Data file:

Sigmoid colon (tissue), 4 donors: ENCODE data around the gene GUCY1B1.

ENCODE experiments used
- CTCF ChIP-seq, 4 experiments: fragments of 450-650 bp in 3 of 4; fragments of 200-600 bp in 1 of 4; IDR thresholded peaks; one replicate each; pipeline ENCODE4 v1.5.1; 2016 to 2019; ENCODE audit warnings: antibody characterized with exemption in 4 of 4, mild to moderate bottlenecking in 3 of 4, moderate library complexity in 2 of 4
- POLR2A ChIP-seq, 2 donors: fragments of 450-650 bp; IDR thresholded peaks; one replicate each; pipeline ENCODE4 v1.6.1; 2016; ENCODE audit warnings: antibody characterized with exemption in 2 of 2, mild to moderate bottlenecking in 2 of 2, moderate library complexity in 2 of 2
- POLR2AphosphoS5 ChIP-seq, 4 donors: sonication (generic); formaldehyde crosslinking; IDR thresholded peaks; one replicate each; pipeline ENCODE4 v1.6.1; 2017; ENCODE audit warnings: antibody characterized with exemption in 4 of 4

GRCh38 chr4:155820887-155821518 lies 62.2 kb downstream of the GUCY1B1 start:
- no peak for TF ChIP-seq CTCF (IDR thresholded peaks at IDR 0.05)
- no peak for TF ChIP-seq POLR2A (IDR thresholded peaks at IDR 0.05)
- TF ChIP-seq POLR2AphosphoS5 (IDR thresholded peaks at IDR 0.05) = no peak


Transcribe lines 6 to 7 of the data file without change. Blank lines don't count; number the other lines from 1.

GRCh38 chr4:155820887-155821518 lies 62.2 kb downstream of the GUCY1B1 start:
- no peak for TF ChIP-seq CTCF (IDR thresholded peaks at IDR 0.05)